I was walking near the warehouse’s in the Bronx. I held the door open for a business owner and guess what he gave me?
A huge chunk of natual African Black Soap along with an eight ounce bottle of shampoo.
It’s my first time at Bay Plaza Mall. All the people here look like me, so I feel welcomed but not exactly at home. It’s a weird feeling. The building and its structure does not give me the feeling of pride, like if my people have arrived. Some of the stores are the same stores that once did not allow my people to enter or at least its workers seemed to dislike my people. And, even though they are now in my neighborhood, close to home, it seems things are still the same.
I look up to see Macy’s. I was never a fan of Macy’s. It was never an option. Now, it is, being much closer to home.
But something about this mall in all its glory and lights, is depressing. It really is.
I walk into Aldo shoe store and watch a store clerk tell a young lady the shoes really are one hundred and fifty dollars. The young lady places them back. It wasn’t the only time in the mall when I watched people put things back because of their prices.
Then I remember, this mall reminds me of a mall I went to in Argentina. A mall that was placed in a poor neighborhood. The people could only window shop.
However, in this case, these people are still buying. Could they afford the items? Well in America, you can dress up like you are a part of a different class, even if you are not in that class. Poor people don’t always look poor. In America, you can shop like you are happy with your financial situation.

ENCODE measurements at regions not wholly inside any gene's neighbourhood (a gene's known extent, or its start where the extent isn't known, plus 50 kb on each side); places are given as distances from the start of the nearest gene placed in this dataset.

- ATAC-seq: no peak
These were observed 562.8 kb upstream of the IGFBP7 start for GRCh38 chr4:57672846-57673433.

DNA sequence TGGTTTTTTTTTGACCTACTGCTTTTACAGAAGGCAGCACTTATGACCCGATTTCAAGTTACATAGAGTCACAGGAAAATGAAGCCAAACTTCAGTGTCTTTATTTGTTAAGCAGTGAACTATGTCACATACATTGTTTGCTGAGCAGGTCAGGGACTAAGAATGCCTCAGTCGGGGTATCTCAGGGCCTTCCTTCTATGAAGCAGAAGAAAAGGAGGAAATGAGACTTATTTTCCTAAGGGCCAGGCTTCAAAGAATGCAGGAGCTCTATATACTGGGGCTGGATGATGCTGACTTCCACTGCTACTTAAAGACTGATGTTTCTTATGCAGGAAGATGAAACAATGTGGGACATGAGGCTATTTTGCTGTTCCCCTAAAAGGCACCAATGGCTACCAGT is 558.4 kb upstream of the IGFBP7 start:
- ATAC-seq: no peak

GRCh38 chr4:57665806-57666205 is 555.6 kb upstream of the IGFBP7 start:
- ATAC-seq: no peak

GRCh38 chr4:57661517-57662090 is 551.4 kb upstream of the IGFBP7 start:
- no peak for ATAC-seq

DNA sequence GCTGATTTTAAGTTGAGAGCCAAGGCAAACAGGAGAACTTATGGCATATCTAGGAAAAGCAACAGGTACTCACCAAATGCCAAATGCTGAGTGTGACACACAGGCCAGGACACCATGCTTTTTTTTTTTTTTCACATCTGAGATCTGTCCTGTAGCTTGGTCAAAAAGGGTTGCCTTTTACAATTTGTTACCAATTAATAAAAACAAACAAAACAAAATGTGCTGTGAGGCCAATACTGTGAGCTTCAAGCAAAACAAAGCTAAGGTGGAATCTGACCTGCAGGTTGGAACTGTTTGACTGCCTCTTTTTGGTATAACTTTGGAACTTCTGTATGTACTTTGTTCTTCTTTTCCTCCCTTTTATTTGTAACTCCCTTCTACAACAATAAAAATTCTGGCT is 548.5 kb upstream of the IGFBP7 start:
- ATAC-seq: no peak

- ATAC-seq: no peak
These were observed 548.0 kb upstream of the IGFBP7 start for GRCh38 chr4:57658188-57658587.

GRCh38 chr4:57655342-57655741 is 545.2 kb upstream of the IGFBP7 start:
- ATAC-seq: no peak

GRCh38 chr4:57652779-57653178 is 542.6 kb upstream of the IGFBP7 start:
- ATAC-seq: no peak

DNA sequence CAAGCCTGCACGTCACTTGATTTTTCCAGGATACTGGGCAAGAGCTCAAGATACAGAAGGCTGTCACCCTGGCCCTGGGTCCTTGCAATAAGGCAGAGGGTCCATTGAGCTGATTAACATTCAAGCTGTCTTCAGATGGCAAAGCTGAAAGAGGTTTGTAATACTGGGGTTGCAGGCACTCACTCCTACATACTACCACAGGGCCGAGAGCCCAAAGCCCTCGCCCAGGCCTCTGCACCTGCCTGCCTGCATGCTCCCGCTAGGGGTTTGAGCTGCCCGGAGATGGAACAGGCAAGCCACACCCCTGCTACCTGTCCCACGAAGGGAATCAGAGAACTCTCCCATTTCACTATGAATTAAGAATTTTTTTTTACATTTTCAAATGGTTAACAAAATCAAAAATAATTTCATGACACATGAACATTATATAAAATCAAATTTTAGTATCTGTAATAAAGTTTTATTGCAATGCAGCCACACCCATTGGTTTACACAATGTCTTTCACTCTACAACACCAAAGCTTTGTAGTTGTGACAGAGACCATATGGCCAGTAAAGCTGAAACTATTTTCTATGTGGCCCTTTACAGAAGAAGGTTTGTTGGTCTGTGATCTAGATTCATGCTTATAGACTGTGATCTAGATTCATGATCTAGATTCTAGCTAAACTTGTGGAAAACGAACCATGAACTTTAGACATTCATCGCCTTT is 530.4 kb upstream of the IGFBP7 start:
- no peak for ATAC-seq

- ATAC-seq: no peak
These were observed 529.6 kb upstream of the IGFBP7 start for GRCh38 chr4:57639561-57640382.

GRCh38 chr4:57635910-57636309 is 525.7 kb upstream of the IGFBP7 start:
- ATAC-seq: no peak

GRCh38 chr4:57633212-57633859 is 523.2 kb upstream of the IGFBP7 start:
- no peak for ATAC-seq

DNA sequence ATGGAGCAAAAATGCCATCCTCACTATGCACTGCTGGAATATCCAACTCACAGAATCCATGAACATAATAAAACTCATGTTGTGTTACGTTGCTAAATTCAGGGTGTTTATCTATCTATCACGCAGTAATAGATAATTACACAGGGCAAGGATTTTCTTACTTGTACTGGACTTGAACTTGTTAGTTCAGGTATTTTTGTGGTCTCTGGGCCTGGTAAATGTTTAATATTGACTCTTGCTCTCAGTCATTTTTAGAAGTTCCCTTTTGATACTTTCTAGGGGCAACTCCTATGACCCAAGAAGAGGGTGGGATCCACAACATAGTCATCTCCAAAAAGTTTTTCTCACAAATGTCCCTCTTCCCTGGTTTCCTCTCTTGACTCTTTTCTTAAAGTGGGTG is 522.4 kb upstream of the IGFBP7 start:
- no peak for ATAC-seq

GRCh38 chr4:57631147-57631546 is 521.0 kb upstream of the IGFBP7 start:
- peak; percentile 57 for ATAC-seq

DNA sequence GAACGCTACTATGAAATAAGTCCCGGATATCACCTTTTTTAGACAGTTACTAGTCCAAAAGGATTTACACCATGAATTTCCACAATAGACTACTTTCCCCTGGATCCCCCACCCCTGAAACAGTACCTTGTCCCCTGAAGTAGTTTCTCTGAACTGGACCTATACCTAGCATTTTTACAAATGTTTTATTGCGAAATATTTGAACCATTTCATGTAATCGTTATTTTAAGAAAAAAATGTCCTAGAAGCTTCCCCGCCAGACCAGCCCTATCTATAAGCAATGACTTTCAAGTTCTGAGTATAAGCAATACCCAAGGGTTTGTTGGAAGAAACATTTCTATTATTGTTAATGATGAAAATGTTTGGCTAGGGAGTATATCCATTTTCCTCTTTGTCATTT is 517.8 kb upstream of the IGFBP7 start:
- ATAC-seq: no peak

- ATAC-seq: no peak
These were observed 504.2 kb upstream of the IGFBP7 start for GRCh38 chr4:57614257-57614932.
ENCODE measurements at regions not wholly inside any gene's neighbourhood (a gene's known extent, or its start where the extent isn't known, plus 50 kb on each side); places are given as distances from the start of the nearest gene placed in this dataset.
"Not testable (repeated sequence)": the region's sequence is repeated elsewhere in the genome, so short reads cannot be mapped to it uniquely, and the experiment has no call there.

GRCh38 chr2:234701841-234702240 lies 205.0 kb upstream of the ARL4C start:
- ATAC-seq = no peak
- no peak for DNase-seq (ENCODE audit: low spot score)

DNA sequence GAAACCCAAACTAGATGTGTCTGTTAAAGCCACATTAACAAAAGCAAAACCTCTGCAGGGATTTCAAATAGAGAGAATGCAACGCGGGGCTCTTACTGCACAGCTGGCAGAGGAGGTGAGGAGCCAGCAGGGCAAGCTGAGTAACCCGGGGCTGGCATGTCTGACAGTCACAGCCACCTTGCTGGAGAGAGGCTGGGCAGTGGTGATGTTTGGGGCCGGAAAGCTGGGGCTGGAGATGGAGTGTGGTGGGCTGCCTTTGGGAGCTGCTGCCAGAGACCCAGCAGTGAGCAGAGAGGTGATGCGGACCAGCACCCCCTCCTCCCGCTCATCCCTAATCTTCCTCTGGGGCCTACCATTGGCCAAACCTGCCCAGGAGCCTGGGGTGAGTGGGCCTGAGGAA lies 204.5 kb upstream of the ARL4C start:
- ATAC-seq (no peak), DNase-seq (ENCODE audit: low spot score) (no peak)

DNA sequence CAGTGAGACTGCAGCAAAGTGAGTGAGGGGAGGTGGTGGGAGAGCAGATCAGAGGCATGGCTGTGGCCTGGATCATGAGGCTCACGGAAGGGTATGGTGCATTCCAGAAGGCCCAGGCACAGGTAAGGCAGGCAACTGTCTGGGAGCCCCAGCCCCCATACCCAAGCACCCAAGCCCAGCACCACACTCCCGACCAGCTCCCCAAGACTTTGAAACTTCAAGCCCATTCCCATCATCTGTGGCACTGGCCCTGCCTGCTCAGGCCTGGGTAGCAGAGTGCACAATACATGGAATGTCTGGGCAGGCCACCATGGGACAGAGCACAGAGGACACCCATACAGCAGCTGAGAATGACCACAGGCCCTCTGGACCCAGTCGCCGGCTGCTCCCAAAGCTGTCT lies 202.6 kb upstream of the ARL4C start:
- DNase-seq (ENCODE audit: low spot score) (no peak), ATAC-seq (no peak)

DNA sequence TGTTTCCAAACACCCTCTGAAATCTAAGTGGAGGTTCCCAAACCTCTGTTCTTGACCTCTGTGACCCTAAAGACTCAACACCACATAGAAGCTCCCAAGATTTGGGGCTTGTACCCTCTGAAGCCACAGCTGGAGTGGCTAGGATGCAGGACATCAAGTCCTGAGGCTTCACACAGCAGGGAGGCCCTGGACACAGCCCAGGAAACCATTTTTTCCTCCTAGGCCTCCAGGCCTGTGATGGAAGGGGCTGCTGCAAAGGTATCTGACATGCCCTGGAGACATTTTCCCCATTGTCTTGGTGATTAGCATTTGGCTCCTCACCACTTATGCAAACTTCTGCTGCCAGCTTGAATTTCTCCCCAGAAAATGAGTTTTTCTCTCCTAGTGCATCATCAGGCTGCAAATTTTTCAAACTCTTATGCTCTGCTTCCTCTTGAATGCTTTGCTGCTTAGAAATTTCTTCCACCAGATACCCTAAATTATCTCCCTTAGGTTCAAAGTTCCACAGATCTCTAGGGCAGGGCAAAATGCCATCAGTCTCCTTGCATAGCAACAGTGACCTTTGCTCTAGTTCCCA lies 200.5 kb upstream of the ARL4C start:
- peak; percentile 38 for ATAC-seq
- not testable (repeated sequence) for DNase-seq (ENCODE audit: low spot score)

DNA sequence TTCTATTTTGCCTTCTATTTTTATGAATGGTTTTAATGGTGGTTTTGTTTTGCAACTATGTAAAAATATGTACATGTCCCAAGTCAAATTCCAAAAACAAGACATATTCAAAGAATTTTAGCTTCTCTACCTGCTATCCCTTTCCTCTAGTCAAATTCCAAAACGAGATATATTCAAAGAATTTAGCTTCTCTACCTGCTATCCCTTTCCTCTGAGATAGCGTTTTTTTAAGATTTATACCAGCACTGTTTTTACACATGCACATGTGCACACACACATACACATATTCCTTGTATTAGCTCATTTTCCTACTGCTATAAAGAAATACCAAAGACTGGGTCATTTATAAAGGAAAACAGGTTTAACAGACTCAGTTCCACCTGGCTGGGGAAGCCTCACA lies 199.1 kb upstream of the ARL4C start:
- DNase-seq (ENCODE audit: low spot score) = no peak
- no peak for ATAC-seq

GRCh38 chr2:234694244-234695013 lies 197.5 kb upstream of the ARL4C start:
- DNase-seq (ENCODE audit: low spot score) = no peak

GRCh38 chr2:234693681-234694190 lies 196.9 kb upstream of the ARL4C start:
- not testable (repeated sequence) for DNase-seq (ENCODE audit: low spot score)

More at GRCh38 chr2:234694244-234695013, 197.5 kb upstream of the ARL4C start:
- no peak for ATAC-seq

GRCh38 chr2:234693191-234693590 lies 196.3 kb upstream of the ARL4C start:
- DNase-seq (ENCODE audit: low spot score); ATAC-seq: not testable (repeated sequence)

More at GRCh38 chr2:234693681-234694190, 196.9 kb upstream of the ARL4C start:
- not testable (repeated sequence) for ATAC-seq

There are plenty of people with bags. They seem to be proud of their bags. They carry them with long necks and talked with wide smiles. The names on the side of the bag seem to matter more than the items in the bag. American Eagle. Gap. Aeropostale. Victoria’s Secret.
I didn’t shop. I couldn’t shop. So, I told my sisters they could go on without me. I sat down and tried to get a hold to my thoughts.
When I sat down, I thought about what I saw as soon as I entered the mall. I did not see the long lines or the big stores with their big names. I only saw the images of the model and those huge pictures in the windows. Almost all the pictures were of white women, white men, and white children. All the people around me were different shades of brown. The people shopping and the people working were all brown but the pictures hanging in the stores showed almost only white people.
I saw a handful of white people at the mall. I even saw a white janitor and one white worker. There were some white people shopping.
But for the most part, I see a sea of brown. They run the mall but they don’t own the mall. Those who run the mall place their images up, to remind us who run the mall, who really owns it.